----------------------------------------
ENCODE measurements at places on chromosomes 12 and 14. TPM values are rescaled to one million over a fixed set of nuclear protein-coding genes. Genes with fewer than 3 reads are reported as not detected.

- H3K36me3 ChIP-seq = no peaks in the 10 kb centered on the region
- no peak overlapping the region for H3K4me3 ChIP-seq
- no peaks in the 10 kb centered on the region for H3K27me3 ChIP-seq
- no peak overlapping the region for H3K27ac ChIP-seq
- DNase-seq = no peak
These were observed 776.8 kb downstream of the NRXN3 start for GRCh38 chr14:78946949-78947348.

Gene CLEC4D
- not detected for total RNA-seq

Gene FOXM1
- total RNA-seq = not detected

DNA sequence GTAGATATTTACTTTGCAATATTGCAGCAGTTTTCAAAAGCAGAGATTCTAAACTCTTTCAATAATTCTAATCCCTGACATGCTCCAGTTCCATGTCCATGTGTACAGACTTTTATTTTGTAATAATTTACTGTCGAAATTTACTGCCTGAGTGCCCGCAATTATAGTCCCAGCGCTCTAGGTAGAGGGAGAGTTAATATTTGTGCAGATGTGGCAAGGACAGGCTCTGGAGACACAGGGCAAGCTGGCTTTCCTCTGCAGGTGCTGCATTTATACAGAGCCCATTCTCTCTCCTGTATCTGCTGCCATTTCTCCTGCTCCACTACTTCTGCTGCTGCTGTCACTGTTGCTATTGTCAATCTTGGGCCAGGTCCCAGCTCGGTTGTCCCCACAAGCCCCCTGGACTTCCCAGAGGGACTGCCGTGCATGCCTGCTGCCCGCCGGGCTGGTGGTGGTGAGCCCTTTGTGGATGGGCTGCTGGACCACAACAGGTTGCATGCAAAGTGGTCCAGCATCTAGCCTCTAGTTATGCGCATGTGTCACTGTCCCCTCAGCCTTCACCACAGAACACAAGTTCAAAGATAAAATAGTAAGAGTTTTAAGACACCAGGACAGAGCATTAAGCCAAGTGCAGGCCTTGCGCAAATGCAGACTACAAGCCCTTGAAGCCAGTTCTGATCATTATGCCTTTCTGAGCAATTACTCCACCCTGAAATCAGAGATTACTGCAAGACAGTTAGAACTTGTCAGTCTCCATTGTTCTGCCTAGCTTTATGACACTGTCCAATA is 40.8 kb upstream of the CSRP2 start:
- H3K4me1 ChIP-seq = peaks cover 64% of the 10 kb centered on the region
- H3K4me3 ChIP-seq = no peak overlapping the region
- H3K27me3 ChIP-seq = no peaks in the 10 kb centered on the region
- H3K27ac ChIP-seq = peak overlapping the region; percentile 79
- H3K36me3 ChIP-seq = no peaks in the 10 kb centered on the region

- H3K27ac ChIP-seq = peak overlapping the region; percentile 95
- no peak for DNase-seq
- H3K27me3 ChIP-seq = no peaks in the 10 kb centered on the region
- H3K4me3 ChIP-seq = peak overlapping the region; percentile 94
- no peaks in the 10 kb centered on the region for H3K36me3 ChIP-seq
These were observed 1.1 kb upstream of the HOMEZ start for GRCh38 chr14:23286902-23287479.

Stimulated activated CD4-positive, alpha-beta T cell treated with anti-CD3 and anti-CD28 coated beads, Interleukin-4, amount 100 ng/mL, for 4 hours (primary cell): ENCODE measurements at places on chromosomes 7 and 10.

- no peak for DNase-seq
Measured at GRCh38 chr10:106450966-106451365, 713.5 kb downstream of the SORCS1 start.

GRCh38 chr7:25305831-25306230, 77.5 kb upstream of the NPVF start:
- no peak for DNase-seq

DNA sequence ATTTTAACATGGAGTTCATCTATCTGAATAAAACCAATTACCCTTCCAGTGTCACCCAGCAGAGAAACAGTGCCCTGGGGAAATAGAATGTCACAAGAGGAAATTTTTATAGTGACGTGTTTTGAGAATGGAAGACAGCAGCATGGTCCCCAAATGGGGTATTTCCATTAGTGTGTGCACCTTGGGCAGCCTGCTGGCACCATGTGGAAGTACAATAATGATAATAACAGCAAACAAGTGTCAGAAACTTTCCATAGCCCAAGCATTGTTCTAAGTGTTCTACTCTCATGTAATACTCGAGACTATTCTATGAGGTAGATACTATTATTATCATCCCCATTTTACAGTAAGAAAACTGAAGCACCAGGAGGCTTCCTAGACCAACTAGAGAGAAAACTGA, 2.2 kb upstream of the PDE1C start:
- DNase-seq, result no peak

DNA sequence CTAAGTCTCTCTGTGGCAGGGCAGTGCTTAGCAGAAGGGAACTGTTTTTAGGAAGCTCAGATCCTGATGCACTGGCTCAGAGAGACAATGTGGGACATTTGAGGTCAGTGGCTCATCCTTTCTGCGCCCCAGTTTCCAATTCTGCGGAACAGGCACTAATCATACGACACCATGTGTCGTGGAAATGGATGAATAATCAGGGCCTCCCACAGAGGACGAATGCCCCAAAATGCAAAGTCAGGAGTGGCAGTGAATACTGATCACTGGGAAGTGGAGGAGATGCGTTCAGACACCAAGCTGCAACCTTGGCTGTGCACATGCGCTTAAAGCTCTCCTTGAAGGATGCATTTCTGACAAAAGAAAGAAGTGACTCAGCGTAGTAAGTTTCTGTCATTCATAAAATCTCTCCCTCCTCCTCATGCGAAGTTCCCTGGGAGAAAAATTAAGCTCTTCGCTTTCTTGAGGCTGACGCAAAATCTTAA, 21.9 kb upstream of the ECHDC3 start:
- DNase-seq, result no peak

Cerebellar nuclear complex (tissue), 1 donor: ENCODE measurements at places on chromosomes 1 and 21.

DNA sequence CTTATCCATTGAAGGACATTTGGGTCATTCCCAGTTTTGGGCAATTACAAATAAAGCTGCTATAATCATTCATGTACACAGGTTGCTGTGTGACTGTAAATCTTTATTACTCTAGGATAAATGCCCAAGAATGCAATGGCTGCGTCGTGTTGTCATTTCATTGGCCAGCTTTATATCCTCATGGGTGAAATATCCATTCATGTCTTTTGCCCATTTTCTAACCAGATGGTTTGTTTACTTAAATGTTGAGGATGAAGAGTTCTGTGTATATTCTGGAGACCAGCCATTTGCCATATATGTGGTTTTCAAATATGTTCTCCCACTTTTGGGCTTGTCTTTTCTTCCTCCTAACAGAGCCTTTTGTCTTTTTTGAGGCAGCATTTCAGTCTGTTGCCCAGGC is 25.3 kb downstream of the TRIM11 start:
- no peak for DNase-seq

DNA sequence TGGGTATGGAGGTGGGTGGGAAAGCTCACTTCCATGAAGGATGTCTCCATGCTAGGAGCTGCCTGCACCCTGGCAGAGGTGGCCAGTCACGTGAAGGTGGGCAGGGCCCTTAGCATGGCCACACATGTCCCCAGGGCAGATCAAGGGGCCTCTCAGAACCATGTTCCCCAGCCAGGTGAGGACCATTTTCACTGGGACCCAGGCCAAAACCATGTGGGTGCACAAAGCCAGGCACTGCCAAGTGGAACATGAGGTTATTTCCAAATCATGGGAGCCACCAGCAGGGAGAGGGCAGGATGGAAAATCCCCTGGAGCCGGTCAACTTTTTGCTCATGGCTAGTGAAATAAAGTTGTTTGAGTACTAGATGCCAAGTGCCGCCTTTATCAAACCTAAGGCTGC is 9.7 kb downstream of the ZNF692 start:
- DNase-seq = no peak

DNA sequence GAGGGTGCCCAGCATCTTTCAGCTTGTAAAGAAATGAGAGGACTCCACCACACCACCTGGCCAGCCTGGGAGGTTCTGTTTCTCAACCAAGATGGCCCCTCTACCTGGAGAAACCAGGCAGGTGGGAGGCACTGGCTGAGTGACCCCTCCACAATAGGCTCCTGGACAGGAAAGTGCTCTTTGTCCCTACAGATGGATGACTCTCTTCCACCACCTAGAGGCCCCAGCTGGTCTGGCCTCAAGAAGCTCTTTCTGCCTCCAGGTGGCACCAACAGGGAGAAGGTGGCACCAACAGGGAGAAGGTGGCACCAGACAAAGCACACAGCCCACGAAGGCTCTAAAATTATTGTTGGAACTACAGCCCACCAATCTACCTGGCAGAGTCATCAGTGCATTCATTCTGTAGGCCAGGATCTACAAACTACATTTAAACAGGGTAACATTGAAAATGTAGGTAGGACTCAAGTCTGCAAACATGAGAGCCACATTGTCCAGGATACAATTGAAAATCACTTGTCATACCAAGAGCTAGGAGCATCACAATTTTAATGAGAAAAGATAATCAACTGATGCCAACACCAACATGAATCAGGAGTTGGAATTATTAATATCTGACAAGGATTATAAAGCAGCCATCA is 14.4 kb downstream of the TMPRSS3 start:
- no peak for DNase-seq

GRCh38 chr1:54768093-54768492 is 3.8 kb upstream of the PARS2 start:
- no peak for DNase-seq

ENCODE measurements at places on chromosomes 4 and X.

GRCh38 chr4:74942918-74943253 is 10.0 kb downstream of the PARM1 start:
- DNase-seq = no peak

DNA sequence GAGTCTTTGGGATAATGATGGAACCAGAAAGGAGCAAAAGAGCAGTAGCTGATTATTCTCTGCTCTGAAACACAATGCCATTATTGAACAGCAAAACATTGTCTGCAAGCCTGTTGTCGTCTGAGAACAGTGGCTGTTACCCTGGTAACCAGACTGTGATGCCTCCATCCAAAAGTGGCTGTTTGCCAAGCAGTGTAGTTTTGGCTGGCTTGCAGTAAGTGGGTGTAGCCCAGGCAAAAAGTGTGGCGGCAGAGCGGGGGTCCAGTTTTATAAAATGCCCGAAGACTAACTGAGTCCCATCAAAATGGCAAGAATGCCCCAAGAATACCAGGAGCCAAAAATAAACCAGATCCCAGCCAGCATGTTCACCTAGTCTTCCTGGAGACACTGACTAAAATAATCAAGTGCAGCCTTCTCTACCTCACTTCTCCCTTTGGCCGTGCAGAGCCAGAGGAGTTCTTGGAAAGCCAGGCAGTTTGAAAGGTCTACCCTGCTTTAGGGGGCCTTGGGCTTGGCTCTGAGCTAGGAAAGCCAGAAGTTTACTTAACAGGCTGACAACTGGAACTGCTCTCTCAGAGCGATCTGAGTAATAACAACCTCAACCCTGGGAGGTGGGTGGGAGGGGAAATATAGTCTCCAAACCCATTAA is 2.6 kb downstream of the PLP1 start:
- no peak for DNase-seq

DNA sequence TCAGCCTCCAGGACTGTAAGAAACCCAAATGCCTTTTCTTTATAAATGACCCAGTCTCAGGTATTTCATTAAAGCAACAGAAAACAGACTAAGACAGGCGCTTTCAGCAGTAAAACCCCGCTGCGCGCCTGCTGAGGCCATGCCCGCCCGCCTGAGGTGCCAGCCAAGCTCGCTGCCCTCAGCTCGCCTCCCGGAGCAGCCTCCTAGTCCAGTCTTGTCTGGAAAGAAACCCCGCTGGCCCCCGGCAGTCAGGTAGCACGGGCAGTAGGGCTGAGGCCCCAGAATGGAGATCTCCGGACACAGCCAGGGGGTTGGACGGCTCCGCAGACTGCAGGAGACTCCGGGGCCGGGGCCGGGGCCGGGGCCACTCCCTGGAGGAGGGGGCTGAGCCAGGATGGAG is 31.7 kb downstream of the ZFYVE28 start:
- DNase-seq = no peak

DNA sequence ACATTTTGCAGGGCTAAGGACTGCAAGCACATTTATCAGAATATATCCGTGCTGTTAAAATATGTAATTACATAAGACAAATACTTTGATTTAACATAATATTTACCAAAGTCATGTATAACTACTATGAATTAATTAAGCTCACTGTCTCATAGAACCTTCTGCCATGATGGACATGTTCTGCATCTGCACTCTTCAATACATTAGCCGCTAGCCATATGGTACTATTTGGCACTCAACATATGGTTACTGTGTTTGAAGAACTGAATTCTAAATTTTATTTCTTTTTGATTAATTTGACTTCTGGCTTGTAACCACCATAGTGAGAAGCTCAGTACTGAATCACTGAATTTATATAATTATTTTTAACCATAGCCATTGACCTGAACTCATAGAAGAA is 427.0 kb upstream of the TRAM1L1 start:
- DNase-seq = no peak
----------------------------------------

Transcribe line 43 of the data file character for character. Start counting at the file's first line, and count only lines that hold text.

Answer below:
GRCh38 chr4:74942918-74943253 is 10.0 kb downstream of the PARM1 start: